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Ethical Failure: Intelligence Agencies and U.S. Universities

GVER, Vol. 6 No. 3, (2012)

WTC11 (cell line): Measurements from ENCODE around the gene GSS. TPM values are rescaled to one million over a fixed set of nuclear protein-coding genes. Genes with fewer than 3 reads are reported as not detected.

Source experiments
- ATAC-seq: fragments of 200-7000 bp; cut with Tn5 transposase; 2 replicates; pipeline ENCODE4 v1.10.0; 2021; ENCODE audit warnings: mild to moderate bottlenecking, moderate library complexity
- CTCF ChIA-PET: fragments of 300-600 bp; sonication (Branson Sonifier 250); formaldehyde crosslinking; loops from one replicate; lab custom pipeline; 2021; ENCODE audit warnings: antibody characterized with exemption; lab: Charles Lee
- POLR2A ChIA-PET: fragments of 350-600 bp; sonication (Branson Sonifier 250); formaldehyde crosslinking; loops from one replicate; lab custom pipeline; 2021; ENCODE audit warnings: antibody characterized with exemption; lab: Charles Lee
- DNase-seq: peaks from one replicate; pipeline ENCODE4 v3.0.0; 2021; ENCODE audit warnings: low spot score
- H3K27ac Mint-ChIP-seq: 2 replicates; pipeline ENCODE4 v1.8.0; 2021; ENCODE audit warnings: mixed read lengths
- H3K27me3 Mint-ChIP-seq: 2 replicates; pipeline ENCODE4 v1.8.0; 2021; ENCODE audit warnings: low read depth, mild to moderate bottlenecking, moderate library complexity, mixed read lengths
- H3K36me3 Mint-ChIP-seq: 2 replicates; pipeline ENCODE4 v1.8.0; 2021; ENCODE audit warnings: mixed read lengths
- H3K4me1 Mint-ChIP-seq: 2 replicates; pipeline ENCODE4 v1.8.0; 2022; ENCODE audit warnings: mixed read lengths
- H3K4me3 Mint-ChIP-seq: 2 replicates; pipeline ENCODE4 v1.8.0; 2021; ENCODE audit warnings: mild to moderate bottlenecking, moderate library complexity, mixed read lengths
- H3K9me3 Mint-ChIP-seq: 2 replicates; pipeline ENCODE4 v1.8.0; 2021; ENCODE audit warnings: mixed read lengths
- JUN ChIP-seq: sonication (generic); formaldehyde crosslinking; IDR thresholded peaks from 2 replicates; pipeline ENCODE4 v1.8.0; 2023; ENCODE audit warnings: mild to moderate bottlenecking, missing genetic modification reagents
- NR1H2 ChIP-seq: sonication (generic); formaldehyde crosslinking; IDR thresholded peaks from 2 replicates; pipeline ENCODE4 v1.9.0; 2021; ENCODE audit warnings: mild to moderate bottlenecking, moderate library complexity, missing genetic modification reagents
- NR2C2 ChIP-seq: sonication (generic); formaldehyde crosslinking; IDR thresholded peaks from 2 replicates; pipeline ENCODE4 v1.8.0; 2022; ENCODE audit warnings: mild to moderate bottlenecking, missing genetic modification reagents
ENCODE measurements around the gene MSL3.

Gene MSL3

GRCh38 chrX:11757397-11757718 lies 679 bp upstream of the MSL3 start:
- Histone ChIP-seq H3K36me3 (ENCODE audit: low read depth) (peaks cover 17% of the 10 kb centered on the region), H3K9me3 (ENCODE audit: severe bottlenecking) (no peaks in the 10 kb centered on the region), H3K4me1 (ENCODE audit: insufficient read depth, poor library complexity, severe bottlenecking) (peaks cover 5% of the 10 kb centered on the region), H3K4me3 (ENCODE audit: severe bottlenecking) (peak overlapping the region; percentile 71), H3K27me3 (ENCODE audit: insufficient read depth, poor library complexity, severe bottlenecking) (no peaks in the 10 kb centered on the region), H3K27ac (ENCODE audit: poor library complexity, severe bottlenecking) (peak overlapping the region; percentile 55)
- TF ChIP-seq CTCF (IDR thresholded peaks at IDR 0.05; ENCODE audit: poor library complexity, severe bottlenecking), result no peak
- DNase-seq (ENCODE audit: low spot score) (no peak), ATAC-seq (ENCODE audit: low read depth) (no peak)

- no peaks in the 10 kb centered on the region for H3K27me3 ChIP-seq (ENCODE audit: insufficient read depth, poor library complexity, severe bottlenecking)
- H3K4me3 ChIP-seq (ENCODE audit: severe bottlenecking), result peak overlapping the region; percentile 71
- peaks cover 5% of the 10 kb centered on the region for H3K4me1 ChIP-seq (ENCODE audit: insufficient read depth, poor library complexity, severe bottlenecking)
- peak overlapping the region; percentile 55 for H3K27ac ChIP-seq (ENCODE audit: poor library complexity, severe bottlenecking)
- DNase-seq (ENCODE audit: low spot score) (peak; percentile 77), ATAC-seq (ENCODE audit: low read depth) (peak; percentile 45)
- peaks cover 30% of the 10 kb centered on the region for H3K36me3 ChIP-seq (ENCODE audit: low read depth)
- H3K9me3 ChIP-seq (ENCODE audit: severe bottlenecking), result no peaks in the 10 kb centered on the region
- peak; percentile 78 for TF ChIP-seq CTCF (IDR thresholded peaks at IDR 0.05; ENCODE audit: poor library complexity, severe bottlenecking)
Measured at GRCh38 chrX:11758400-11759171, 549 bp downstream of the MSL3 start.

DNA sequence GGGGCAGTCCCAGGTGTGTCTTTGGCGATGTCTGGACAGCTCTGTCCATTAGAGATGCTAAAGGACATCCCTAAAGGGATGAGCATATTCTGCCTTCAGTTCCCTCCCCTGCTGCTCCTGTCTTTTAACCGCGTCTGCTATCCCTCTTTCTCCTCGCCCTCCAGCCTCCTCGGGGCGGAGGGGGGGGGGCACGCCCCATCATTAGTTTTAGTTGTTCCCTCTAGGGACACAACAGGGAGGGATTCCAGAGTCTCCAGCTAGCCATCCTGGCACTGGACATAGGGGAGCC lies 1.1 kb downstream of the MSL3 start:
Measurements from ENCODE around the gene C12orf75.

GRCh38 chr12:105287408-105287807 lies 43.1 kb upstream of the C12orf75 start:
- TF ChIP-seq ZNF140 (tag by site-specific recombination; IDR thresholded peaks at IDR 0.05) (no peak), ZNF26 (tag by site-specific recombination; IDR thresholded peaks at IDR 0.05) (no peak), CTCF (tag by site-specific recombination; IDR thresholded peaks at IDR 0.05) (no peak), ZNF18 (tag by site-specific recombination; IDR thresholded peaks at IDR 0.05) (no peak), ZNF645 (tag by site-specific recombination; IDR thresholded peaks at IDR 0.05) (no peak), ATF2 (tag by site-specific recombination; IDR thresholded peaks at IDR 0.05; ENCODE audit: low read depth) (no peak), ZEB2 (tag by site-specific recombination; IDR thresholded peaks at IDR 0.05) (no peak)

Public Law 108-177, “The Intelligence Authorization Act for Fiscal Year 2004 resulted in the Office of the Director of National Intelligence establishing grants to predominately minority serving institutions to establish “Intelligence Community Centers for Academic Excellence. These centers were to create academic programs related to careers in intelligence, and to serve as a means of recruiting predominately minority students into careers with U.S. intelligence agencies. Congresswoman Jane Harman (D California), who, at the time, was a member of the House Permanent Select Committee on Intelligence, stated the bill’s purpose was to recruit “... spies that (sic) look like their targets...”. At least theoretically, our colleges and universities are supposed to be independent institutions of learning, not pipelines for recruiting people into professions that diametrically opposed the long-standing principles of the Academy. Although U.S. intelligence agencies have penetrated our colleges and universities on numerous occasions both to recruit students into intelligence careers and to conduct research, these precedents lend credence to the undesirable and ultimately detrimental effects such penetration has had on academe. The history of many U.S. intelligence agencies in engaging in unethical, immoral, and blatantly illegal conduct further justifies the argument our college and universities should not participate in programs funded by U.S. intelligence agencies.

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